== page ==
Well, that depends. Spring training, the exhibition and competition portion of the statistics, includes a wide range of players of different ages, experience levels and abilities that affect the level of competition from one batter to the next. This is another of the small samples we often criticize. If you thought the 60 game schedule in 2020 was hard to understand, know that spring training normally only has 32 games per team.
Still, as fantasy managers, we have to draw conclusions from the available data, and things change during spring training. The players are having a hard time getting to work. The players are recovering from their injuries or nursing them. Players may be experimenting with new skills that render their scores meaningless, while others have already made notable changes to their skills that can positively affect their scores. It’s a frightening scenario, but if you want to look at all the numbers from spring training, the right answer is to throw them out, all of them.
Let’s get this straight. I don’t like broad, sweeping judgments. Some of the spring results are important, and new measures can help us get them out. Some spring statistics matter because of the eye test – results I’ve seen in games on television – but the addition of statcast tracking technology at several Florida spring training facilities this spring goes a long way toward identifying the numbers that matter. Unfortunately, Statcast is still only used in the nine spring training series covering the 11 major league teams listed below, so the aforementioned visual inspection is still important.
These are the results that struck me the most:
Robbie Ray ‘sspeed football increased its average speed by more than 2.0 mph from 2020, and its 95.9 mph average (which would be the highest of his career if 2016’s 94.9 mph is considered the best regular season result) was achieved in four starts, thankfully all in Statcast-equipped facilities. He generated a swinging strikeout on 14.5% of those fastballs, again surpassing his best regular season result (10.7%, 2017). This largely explains his 1.98 ERA and 18 of his 52 at-bats. But more importantly, Ray took out 69% of the players he saw, and only 9.6% got three strikes. His best performance in the regular season is 61% and 11.0% walks. Ray attributes the change to working harder in the weight room, and it’s no longer inconceivable that he’ll regain the form that made him an ESPN Player Rater SP34 in 2019.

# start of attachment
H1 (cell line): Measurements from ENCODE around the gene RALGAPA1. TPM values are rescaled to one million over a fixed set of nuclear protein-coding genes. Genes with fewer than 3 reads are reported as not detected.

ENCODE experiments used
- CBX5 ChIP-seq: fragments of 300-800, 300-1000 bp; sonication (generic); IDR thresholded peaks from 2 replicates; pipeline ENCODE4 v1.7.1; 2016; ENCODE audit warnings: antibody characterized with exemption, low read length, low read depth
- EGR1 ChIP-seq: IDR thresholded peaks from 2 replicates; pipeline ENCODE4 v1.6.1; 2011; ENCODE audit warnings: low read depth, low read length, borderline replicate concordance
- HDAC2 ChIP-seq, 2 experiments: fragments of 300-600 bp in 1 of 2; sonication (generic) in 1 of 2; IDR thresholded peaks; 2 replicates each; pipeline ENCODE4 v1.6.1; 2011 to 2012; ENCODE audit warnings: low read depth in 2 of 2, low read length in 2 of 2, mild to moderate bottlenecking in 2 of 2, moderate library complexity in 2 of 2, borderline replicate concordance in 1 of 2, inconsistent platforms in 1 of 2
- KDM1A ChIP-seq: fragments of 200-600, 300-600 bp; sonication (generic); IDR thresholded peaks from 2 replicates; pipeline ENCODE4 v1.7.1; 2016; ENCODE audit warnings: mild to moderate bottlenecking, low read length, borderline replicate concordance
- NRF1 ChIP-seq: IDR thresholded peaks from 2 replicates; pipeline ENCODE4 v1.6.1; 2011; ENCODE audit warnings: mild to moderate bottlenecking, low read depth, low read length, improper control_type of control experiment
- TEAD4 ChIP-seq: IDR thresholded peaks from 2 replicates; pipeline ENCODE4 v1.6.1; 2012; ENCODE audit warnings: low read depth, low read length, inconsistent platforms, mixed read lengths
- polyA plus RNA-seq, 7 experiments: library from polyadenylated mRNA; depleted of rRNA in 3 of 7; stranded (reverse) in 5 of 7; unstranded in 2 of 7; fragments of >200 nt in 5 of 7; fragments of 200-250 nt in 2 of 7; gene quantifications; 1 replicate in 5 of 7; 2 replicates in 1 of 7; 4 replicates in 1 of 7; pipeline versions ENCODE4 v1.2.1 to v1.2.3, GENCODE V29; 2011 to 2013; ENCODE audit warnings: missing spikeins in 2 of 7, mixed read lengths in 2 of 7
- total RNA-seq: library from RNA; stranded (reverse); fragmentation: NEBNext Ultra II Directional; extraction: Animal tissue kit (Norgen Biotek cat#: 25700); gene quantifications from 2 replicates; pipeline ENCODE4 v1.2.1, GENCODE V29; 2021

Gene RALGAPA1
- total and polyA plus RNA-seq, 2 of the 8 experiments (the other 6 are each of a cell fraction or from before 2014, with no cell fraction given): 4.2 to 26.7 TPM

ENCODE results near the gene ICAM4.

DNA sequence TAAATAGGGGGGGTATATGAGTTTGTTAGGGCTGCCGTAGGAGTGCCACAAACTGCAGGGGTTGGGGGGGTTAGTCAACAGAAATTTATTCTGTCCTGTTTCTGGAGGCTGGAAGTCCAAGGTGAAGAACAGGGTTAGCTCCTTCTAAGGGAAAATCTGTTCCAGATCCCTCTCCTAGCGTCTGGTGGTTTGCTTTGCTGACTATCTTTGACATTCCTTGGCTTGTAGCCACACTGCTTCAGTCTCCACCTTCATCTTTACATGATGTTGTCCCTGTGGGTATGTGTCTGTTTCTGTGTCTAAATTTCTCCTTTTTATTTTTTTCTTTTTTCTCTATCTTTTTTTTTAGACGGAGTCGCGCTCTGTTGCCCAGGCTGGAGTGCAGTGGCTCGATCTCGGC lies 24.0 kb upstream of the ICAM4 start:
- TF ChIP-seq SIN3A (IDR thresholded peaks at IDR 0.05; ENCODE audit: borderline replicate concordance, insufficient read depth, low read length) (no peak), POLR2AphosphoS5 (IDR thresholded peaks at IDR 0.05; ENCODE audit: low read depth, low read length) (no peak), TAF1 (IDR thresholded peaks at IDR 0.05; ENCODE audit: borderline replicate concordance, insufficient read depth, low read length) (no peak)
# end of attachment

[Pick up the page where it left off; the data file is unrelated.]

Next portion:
C.J. Cron’s () hard hit rate is a staggering 65.2%, and that’s thanks to hitting 23 of 28 balls in Statcast equipped events. Krohn has already hit 13 baseballs above 100 mph (and four of them above 110 mph, including Monday’s home run against Dane Dunning). By comparison : In 2018, his best offensive season to date, he reached that exit velocity just 90 times. Oh, and Cron will now be found at Coors Field, probably as a first baseman almost every day, after being put on the 40-man roster this weekend. There’s a real chance he’ll get close to 30 home runs in 2018, and with that kind of hitting and the spaciousness of his new ballpark, he could also be doomed to a career high.
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Jose Alvarado‘s sinker has been filthy so far, and I no longer worry about whether he’ll fit into the Phillies’ bullpen as a left-handed specialist. Alvarado averaged 98.9 mph and threw at 100 mph 9 out of 58 times – and that was while Statcast measured the height in all but one of his appearances. He also has a 42.9% strikeout rate this spring, much higher than his 31.8% in the regular season. And 16 of his 18 hits are, you guessed it, sinkers. Alvarado has also shown excellent editing, which reduces the risk of a splitting infield and makes him a real candidate to take the closer’s job away from Archie Bradley and Hector Neris (if not on opening day, then maybe in the first few weeks of the season).